Extension for Safari

not-planned

#1

Paperpile is great, but Chrome has steadily evolved into more and more of a bloated mess on Mac OS. It is slower, burns far more ram and idle CPU, and literally cuts laptop battery life in half relative to using Safari. I would really like first-class support for Paperpile in Safari.


#2

Desperate for this also. The standard answer from Paperpile is that Chrome is simply the only browser that can support their product. As a developer myself I can see that this is simply not true.

It just makes the user experience for portable users substantially worse when using Chrome because it’s such a resource hog.

Please guys. Invest in Safari! I would pay 10x more for Safari support.


#3

If you look through the forum, you’ll see that we try to answer all questions individually and completely open and honest. Of course I’m a bit disappointed to hear that despite these efforts we apparently come across as giving “standard answers” that are not true.

I’ll try again for this particular topic:

  1. Supporting Safari would also mean supporting Firefox because both have appr. the same market share (measured on potential users visiting our website — not existing users who are by definitiion 100% Chrome users).
  2. Their market share is extremely low at about 10% for Safari and Firefox. Edge is about 2% at the moment but will probably reach the same level soon and we would also need to support that.
  3. We never said Chrome is the only browser that would support all Paperpile features, we only said that it requires an extension since it uses many APIs that are not part of any web-standard. That means we would need to develop and maintain 3 different extensions. It’s safe to say, that if we had tried this initially there would be no Paperpile as you know it. If we tried this now, there would be no new features for the foreseeable future (no Android app, no iOS app, no Word plugin,…). Instead of winning a few Safari and Firefox users we would risk losing our very happy Chrome customers.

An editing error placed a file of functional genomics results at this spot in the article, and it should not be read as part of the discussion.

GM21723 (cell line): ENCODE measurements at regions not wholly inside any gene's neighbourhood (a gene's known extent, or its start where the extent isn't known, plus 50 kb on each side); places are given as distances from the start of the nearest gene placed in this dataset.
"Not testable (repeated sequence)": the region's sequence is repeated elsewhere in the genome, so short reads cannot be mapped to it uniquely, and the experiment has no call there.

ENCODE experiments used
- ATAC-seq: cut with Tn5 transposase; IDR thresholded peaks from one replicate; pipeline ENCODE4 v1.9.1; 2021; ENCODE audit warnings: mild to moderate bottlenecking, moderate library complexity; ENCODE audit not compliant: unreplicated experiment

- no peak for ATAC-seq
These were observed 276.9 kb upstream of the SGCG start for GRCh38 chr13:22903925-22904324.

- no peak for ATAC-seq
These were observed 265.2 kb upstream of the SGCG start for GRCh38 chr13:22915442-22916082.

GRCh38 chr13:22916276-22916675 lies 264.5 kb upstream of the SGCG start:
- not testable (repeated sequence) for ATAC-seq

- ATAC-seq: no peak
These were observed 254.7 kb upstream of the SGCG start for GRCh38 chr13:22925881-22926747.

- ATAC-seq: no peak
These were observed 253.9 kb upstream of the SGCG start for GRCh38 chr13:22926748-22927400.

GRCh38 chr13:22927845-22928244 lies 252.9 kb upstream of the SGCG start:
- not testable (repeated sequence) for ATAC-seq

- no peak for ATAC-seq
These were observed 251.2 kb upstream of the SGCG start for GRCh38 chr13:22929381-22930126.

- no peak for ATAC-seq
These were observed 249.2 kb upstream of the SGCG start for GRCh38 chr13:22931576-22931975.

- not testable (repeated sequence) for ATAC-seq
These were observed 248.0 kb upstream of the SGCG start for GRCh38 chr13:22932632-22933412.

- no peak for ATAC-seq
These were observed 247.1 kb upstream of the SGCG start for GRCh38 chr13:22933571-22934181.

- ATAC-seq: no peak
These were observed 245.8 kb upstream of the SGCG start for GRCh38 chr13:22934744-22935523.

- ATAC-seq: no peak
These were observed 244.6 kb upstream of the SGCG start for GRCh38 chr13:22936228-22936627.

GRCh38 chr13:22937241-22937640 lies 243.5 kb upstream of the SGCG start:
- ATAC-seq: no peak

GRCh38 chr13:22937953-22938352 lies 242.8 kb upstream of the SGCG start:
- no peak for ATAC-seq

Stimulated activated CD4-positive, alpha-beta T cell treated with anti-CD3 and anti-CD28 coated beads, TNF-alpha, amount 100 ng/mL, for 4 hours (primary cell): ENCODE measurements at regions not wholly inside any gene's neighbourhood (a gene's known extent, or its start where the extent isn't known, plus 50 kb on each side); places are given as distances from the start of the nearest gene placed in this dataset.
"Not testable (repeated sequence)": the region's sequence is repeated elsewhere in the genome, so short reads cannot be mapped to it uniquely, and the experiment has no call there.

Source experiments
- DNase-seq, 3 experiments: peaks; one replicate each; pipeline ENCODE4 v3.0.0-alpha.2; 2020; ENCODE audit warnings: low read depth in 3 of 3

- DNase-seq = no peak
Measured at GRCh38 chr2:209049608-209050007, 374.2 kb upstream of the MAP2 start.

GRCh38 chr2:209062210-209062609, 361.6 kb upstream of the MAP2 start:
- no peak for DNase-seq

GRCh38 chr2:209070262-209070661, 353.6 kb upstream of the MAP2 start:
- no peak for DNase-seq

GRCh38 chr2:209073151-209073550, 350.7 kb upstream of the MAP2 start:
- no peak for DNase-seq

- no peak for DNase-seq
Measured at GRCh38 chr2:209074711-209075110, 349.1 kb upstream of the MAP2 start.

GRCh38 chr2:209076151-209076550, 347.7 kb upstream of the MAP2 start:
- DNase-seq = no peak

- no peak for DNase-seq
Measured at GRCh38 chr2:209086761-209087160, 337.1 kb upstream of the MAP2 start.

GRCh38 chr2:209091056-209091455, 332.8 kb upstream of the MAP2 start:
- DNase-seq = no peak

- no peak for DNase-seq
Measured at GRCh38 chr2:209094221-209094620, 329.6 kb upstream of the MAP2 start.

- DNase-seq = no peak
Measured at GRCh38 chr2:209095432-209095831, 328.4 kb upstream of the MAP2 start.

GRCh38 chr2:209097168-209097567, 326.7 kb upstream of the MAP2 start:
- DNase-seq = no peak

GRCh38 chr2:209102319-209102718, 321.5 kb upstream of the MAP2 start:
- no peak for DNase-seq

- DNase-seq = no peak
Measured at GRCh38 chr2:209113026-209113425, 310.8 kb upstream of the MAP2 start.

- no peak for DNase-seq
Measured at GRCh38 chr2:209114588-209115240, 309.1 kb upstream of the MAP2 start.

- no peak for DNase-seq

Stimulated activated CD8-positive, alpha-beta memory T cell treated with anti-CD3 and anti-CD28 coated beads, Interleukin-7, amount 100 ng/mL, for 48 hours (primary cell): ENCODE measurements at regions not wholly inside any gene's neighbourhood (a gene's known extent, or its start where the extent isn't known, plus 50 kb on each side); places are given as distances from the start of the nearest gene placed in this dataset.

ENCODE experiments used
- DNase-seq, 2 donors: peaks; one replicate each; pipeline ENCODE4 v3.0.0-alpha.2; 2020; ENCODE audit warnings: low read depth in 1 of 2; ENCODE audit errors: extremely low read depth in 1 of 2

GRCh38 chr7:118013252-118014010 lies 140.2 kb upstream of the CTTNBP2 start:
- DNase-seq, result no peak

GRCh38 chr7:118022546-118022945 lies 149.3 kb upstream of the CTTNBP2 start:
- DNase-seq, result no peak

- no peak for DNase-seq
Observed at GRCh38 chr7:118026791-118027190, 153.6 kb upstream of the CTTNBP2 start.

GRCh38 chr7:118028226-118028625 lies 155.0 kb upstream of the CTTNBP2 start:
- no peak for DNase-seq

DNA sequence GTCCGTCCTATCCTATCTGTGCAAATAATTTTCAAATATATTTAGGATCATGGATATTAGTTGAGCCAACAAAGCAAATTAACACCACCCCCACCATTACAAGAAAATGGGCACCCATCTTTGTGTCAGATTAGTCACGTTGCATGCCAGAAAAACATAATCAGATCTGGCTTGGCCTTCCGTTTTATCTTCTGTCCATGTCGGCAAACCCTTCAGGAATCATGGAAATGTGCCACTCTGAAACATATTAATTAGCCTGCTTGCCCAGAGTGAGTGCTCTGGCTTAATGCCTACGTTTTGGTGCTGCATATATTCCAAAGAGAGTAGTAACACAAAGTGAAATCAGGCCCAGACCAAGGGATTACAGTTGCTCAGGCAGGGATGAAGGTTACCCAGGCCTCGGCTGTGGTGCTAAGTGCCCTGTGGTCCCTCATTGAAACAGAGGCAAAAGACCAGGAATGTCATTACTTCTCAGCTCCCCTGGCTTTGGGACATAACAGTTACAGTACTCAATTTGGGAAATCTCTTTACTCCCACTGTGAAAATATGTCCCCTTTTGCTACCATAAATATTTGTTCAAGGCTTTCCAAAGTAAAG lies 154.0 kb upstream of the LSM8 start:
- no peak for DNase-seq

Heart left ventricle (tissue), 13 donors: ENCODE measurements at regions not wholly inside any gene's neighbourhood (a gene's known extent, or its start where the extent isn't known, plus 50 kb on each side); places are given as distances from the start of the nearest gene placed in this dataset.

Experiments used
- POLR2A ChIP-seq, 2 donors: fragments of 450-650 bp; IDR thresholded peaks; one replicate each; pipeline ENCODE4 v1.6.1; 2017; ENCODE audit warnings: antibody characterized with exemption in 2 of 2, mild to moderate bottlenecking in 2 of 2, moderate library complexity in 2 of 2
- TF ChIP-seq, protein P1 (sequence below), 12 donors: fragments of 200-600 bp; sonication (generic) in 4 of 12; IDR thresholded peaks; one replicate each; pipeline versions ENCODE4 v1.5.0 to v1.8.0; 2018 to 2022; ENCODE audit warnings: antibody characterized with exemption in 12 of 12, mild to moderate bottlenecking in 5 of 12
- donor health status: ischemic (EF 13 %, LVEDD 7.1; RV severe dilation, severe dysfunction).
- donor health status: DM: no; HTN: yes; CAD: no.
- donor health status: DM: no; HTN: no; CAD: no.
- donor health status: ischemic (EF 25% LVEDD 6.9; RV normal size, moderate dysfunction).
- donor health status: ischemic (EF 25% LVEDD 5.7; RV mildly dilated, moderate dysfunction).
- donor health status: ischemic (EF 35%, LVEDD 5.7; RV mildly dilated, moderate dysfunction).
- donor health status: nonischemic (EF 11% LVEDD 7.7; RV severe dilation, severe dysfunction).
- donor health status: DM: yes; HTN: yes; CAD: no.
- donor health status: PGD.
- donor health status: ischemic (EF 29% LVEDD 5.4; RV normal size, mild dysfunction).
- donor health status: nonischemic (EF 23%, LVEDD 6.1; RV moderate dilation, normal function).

In short, supporting Safari would put the future of Paperpile at risk and that’s why we have not plans at the moment to go in this direction.

Paperpile is available for Chrome and very soon for iOS and Android (and next year most likely also for the Desktop). Our goal is to provide a great experience on all these platforms and that unfortunately means we can’t support all browsers.


#4

Hi Stefan,

Thanks for the detailed response.

I come from an environment where almost every scientist in the department is using a Mac. Hundreds of us. We are not writing papers using iPads, or iPhones (and never will be, very hard to write a paper on such a device). So we all, have to install Chrome in order to use Paperpile. When we have a new student start work in the department, we recommend Paperpile, and then have to tell them to install Chrome.

We all suffer 2-3 hours battery life loss because of using Chrome purely because we need Paperpile. Paperpile is probably the best referencing software we have ever used. It is beautiful, seamless, worth way more than currently charged by the mainstream competitors. But the critical problem for us is it is forcing us out of a heavily Apple ecosystem (no continuity, no handoff support with Chrome, no synced keychain, bookmarks with our iOS devices) purely to use this one website: Paperpile. It costs us in terms of battery life – which is important – especially to our students.

For as long as you keep forcing us to use Chrome – we will have to – because you have such a breakthrough product. But please consider the market share of Mac products in academia.

In my view, focusing on iOS over Safari integration is flawed. Myself and colleagues lament the iPads we purchased in the hope of reading and writing papers on them, only to find no good referencing software exists (sounds like you’re about to solve that problem). Even with referencing software, the multitasking support, poor keyboards, poor integration for graphing and stats software we would need to write papers make the iPad a substandard device.

I think if you look at academic papers written at the top 25 institutions in the UK, you would find that 60-70% of them are being written on Macs – Macs that do not have Chrome installed (unless, like us, we have to in order to use your great Paperpile software!).

Best wishes,
Oliver


#5

Stefan, I just wanted to say thanks for all of your efforts in developing Paperpile. For those of us who are fortunate enough to use desktop PC’s I can safely say that we don’t suffer any loss in battery life :horse:


#6

Interested in the plans for a desktop app. First I’ve heard about this. Wondering if it might not be possible to support Firefox and Safari by having a simple “open link in desktop app” extension?


#7

I am not sure I understand the resistance to use Chrome. While I have observed that Macs are more prevalent than usual in academic environments, Chrome is avaialble on Macs, and by almost any test benchmark - Javascript speed, HTML5 compatibility , extension compatibility etc, it is technically superior to Safari.

The battery life issues are solved in Chrome version 53 on Mac : https://9to5mac.com/2016/09/06/google-chrome-mac-battery-performance/

I am wondering why are you and your colleagues using Safari at all ?

That said, I am also perplexed about some of the decisions Paperpile makes - for example, the Desktop app is going to be a Mac only beta to begin with. Given that it is built on Electron.js , it should be cross-platform already. Why is then the beta Mac only?